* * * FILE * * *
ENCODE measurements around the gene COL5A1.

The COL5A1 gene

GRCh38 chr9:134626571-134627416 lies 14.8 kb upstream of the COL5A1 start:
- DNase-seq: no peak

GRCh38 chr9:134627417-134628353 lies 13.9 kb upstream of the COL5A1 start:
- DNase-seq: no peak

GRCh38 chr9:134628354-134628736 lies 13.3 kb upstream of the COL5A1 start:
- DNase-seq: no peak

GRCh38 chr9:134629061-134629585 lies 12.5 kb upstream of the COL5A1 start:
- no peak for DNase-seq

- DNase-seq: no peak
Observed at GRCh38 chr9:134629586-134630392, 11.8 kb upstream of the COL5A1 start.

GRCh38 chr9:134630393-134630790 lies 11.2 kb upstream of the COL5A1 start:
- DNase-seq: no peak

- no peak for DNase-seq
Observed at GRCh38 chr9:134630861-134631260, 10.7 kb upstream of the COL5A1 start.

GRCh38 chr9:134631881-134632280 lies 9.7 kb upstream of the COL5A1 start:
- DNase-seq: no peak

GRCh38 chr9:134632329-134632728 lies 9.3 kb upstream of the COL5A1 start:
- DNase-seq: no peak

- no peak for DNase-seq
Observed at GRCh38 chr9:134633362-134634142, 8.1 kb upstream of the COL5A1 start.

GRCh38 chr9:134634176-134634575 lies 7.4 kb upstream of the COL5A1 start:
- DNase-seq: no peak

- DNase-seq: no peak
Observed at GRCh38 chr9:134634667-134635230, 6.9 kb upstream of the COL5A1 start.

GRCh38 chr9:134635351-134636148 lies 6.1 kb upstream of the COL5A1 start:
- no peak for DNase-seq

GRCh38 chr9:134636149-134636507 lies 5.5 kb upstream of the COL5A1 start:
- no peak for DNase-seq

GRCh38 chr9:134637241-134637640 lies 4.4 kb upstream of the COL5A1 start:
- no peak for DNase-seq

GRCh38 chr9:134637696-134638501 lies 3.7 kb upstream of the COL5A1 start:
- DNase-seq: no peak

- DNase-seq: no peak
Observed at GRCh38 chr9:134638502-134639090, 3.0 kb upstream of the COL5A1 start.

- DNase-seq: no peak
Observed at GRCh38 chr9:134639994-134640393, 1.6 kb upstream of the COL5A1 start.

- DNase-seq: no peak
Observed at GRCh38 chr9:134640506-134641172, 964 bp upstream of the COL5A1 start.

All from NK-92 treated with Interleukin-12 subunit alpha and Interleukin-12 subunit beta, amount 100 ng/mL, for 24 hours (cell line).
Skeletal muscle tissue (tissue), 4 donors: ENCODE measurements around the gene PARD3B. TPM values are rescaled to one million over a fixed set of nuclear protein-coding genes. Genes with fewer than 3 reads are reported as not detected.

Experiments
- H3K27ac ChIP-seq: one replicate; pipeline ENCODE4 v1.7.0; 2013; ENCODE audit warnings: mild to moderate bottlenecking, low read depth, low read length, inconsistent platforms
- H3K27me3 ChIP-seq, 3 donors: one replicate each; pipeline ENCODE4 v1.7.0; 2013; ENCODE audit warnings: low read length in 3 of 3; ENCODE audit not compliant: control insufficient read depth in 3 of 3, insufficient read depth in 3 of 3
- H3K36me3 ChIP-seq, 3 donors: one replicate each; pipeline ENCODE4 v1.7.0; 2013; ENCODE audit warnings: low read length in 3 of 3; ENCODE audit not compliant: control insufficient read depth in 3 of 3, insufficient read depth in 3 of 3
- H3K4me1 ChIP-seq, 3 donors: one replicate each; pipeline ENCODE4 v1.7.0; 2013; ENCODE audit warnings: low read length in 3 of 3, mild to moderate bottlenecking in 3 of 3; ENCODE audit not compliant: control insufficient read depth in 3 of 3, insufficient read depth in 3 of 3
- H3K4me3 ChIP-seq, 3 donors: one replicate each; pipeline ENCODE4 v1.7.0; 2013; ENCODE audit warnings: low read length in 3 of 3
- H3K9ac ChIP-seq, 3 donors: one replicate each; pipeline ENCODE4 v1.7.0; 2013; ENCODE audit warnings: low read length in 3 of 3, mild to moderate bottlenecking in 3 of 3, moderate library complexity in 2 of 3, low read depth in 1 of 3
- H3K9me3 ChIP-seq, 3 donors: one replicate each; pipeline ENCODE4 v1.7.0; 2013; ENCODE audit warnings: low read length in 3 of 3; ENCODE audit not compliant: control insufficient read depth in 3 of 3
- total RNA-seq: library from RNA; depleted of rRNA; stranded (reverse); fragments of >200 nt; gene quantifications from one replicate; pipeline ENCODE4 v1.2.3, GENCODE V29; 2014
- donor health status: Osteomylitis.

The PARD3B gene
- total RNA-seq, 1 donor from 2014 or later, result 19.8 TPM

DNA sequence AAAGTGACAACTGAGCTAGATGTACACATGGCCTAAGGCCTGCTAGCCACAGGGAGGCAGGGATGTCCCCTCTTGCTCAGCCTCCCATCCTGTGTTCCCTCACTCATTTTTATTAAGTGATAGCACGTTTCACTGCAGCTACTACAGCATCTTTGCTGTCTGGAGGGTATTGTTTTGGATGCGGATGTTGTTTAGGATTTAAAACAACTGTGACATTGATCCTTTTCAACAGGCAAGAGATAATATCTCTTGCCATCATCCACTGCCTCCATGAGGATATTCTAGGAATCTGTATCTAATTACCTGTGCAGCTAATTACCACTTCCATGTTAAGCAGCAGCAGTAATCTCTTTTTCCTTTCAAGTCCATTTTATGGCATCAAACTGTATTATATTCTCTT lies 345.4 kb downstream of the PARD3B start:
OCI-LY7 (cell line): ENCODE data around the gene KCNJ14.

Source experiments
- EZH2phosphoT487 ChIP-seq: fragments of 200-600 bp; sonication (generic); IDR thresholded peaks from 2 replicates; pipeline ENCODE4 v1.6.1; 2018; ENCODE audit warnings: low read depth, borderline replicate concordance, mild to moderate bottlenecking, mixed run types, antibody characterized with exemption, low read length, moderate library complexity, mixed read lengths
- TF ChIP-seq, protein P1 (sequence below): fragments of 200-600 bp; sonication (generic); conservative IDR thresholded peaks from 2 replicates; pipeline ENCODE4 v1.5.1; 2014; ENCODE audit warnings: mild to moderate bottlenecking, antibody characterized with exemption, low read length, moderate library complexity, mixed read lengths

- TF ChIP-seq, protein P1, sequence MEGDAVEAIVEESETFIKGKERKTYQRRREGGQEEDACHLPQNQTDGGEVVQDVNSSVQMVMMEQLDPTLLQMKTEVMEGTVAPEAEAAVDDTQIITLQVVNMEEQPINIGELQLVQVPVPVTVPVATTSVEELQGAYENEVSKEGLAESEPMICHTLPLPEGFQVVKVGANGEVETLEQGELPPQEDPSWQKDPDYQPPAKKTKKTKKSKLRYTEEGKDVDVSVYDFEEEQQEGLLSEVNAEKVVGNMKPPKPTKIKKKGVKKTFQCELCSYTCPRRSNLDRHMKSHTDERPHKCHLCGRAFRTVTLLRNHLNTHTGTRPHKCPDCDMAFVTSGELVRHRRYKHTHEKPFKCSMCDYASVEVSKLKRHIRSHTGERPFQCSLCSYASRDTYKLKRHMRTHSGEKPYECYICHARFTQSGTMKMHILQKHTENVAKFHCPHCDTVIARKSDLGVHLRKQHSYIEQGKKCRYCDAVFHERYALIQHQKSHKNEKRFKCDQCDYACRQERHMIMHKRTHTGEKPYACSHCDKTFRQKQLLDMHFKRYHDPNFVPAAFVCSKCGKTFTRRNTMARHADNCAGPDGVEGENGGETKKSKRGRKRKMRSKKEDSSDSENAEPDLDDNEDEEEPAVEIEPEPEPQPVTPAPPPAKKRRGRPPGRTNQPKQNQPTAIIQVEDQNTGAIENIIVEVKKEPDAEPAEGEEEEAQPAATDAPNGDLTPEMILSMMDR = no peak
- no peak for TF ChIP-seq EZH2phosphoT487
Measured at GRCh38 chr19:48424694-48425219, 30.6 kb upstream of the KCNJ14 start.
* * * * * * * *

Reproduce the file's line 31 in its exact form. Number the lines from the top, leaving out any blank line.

GRCh38 chr9:134637241-134637640 lies 4.4 kb upstream of the COL5A1 start: